Opinion: Why this good midterm vote was a political two-by-four

New York Times file photo / A speaker at a QAnon rally by the Washington Monument on Sept. 11, 2019. Is QAnon just another John Birch Society?

The results of last week's midterm elections were remarkable for two reasons. Democrats retained control of the Senate, and while Republicans may take over the House, their majority will be significantly small. But the election also reinforced the truism that political moderates, not the far left or far right factions, traditionally determine which party prevails.

The more important takeaway is that the Jan. 6 insurrection at the nation's Capitol stunned more Americans than had been assumed. They apparently decided months ago to make their displeasure plain by using the only weapon they have: their vote, a political two-by-four meant to ensure the GOP got their message.

Having ingested four years of Donald Trump's lies about "rigged" elections and voter fraud, many of the arrested rioters claimed they believed he had encouraged them to protest his defeat. And for nearly 22 months, moderate voters were watching as many party members, ever fearful of Donald Trump's wrath, brazenly refused to contradict his claim that "they" had stolen the election from him.

It's still unclear whether the political nihilists will renounce their subservience to Trump, whose six years of lies led to the GOP's current dilemma. But it is telling that as The Washington Post reported, voters in six major battleground states rejected efforts by election deniers who had promised drastic changes for the states' election systems. It quoted Georgia Secretary of State Brad Raffensperger, a Republican, who called the midterm results "a vote for normalcy."

Party leaders found some solace in the news that some 170 election-denying Republicans who voted against the routine Electoral College count by Congress won their House races. (Among them: the seven GOP incumbents in Tennessee's congressional delegation.)

It's worth noting, however, that most candidates who lost decided against claiming they were voter fraud victims. If that means future office seekers will refuse to attack the integrity of elections should they lose, that could strengthen the bedrock of American democracy.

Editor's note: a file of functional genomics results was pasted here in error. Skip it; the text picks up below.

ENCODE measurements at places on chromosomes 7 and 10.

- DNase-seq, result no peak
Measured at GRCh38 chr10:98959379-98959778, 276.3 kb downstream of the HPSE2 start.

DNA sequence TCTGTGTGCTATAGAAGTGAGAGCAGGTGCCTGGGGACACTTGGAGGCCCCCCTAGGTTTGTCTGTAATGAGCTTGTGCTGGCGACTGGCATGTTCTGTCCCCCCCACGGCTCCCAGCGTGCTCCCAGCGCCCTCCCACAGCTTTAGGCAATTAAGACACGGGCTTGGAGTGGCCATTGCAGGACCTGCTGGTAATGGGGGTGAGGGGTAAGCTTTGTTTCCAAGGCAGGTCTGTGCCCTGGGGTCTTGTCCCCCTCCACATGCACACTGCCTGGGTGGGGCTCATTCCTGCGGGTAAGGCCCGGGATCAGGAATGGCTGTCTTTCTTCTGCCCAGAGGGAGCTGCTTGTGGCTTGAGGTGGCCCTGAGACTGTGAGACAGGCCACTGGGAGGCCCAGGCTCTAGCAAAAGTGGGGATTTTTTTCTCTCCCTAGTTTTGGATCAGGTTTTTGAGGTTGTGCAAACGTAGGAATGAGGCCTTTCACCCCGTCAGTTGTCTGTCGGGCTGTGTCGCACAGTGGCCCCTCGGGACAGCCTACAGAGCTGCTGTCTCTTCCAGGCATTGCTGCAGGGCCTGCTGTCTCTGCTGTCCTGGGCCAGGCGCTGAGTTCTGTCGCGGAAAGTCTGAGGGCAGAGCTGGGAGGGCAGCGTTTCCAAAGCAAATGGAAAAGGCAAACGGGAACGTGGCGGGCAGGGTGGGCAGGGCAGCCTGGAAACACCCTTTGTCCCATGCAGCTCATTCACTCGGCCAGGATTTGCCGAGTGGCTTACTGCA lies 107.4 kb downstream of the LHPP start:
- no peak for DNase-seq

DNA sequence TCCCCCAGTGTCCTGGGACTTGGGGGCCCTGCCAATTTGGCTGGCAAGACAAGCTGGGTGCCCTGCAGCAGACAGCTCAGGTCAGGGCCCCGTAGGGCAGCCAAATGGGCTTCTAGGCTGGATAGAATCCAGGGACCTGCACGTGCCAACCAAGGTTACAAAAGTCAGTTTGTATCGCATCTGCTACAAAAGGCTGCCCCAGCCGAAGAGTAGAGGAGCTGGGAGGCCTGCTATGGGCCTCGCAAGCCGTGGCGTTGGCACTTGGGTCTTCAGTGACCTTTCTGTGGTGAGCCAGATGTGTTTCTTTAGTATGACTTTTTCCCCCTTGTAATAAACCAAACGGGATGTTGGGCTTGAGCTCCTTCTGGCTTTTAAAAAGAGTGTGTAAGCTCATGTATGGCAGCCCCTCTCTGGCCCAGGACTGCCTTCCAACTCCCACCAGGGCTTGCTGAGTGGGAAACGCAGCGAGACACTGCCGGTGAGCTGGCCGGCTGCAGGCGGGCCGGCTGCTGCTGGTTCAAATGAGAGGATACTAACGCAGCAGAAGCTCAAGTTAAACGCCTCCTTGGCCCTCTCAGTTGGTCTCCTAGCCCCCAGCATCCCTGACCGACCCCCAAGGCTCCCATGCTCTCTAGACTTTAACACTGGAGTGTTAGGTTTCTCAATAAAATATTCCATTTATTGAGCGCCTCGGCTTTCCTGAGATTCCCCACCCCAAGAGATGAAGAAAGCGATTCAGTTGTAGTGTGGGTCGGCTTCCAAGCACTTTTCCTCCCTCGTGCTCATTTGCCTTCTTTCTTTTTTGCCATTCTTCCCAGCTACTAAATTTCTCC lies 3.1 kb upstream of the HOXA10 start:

But that's not enough. State legislators nationwide ensure that voters are not pawns in the political back-and-forth that often complicates the electoral process. It is encouraging that reports from the states suggested their elections went smoothly despite increases in the number of voters who showed up.

Legislators have time enough before 2024 to come up with ways to improve how their elections are conducted without undermining the integrity of the process. Taking steps to make it easier for citizens to vote while protecting the integrity of the process are not mutually exclusive.

Jennifer Rubin, a columnist for The Washington Post, wrote recently that "the midterm elections could have gone badly [amid] concerns that right-wing groups would resort to voter intimidation." But that didn't happen. "In fact, while threats to democracy remain, 2022 might be seen as the point at which the erosion of democratic values and critical institutions were halted."

While some assume the 2022 midterm results will prevail two years hence, it's difficult to predict the tactics right-wing groups are planning for the 2024 election when the political stakes will be much higher.

Republicans who want to rescue the GOP from extremists should consider the John Birch Society, arguably a predecessor of Trumpism. It trafficked in conspiracies that resonated with his followers -- including founder Robert Welch's infamous description of former President Dwight Eisenhower as "a dedicated, conscious agent of the Communist conspiracy."

William F. Buckley Jr., founder of the conservative magazine National Review, "was beginning to worry that with the [JBS] growing so rapidly, the right-wing upsurge ... would take an ugly, even Fascist turn," John Judis wrote in his biography of Buckley.

Erick Trickey wrote in The Washington Post in 2021 that before the 1964 election, Buckley told Barry Goldwater that the organization was a "menace" to the conservative movement. Goldwater "wanted to distance himself from the conspiracy theories but feared alienating his base." (Sound familiar?)

A year after Goldwater's landslide loss to President Lyndon Johnson, Ronald Reagan responded to critics linking him to the JBS by firmly distancing himself from the organization, clearing the way for his election as California's governor.

A 1960s-era folk group, The Chad Mitchell Trio, famously satirized the John Birch Society with a tag line asserting the group was "fighting for the right to fight the right fight for the right." Maybe someone can do the same for QAnon and the Proud Boys.

Michael Loftin is a former editorial page editor for The Chattanooga Times.